An op-ed in today’s New York Times argued that not enough lawyers served the poor. The author, Theresa Amato, therefore proposed that the government should subsidize lawyers and lawyering. It should provide more funds for the Legal Service Corporation, a federal entity that offers legal services for the underserved. It should provide more loan forgiveness for lawyers who work in the “public interest.” Law schools should provide more clinics to make lawyers practice ready for low-income service
Ms. Amato may well be right in believing that the poor need more lawyers, although her own evidence is relatively weak, focusing on a few unrepresentative rural jurisdictions. Moreover, the poor might well choose to take the money by which the state subsidizes lawyers and spend it instead for other goods and services that would more greatly improve their lives. But, whatever the need, Amato’s proposals are the wrong way to solve the problem. We should deregulate the legal profession to lower its costs, rather than subsidize it.
The cost of most law schools is far too high, but forgiving student debt will just encourage law schools to charge more. Instead, we need to create a variety of lower cost platforms for legal education. I have suggested an undergraduate option and the University of Arizona has initiated such a program. The Arizona Supreme Court should now create a program letting undergraduates sit for the bar.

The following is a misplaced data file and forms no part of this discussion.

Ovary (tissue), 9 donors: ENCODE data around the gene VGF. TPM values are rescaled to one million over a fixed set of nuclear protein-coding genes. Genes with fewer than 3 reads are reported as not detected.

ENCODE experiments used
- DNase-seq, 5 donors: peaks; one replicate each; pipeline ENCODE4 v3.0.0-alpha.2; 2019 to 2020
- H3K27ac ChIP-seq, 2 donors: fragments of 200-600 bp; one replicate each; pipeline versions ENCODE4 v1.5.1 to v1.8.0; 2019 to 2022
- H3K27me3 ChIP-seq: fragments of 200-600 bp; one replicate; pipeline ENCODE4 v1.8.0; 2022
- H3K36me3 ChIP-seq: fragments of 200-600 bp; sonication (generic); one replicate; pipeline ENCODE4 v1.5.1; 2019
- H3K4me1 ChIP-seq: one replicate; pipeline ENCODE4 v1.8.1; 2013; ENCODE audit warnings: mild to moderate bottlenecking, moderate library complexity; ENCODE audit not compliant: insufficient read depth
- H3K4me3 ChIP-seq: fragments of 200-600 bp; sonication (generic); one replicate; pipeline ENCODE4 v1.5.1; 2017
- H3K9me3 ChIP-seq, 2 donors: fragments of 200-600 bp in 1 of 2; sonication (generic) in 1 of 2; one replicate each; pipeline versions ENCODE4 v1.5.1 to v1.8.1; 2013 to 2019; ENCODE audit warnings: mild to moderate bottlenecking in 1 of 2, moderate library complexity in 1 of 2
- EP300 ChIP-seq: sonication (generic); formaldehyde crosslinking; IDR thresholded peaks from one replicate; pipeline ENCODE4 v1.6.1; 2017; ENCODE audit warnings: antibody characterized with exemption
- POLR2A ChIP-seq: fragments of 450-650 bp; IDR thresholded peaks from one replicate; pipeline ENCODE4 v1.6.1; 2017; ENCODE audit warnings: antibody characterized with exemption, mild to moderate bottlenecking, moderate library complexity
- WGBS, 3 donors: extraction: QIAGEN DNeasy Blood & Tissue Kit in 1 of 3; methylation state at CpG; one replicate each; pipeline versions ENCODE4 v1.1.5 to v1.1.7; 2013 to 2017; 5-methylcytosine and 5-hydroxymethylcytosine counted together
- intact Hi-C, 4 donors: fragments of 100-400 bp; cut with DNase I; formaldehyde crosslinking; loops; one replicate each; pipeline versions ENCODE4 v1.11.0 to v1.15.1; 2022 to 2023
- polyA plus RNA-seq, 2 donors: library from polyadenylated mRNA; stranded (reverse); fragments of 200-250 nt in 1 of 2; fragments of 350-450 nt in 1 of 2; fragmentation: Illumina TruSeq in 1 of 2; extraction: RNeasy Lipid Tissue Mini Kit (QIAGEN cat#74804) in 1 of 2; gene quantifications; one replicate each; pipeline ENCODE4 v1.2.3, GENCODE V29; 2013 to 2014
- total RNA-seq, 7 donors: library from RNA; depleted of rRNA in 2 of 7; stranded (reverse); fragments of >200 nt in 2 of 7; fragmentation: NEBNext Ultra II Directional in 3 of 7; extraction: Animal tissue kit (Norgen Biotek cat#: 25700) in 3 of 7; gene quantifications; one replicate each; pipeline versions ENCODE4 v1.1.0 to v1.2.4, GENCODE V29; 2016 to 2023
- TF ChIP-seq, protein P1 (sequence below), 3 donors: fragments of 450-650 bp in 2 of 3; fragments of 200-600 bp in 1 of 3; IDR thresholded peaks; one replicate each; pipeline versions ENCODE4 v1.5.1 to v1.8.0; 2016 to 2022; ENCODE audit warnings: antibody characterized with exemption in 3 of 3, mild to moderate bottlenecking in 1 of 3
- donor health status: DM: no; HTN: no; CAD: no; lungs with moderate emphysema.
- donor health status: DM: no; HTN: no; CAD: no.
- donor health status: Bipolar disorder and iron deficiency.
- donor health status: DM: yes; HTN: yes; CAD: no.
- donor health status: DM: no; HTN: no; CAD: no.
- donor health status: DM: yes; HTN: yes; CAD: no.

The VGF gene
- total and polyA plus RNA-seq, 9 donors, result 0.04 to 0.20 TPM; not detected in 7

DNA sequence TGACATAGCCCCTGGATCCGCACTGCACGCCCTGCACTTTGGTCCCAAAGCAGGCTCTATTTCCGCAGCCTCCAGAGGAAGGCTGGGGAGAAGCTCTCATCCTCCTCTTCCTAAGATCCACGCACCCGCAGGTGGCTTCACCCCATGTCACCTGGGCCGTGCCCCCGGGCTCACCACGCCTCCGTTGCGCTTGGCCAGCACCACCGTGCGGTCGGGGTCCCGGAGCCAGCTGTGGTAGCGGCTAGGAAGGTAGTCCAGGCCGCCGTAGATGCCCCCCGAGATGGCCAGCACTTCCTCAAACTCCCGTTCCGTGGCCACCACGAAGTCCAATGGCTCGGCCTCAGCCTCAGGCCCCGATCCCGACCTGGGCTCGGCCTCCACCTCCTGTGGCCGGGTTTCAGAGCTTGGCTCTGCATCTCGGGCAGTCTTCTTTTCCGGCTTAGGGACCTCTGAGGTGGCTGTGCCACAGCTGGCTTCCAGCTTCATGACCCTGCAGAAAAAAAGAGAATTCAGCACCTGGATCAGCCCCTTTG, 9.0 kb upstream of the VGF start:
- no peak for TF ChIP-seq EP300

My dean, Dan Rodriguez, and Sam Estreicher of NYU law school have suggested allowing students to sit for the bar after two years of law school. This would also be a positive development. More generally the ABA should radically deregulate their accreditation requirements for law schools, permitting law schools to differentiate their programs. Law is a very variegated profession and a lawyer serving Goldman Sachs likely needs more training than a divorce lawyer for the poor
But deregulation should not stop with the legal education. Unfortunately today, lawyers are trying to use norms against the unauthorized practice of law prevent firms like Legal Zoom from using machines to provide cheap services to the poor and middle class. As machine intelligence improves, the alternatives will become only more effective unless they are blocked by a greedy and self-interested bar.
States should also experiment with permitting paralegals to undertake relatively simple legal tasks on their own after graduating from a certificate program. Just as physician’s assistants can deliver a lot of medicine efficiently so can such legal practitioners.
Finally, Amato who has forthcoming book, Liberated Lawyering: How Lawyers can Change the World, has proffered proposals that would also advance the left-liberal agenda by providing government resources to a group that, as I have argued before, promotes the larger state. “Public interest” lawyers tend to promote that objective most of all. Deregulation will not only serve poor, it will help prevent the lawyer class, particularly the professoriate, from becoming a more powerful left-wing pressure group.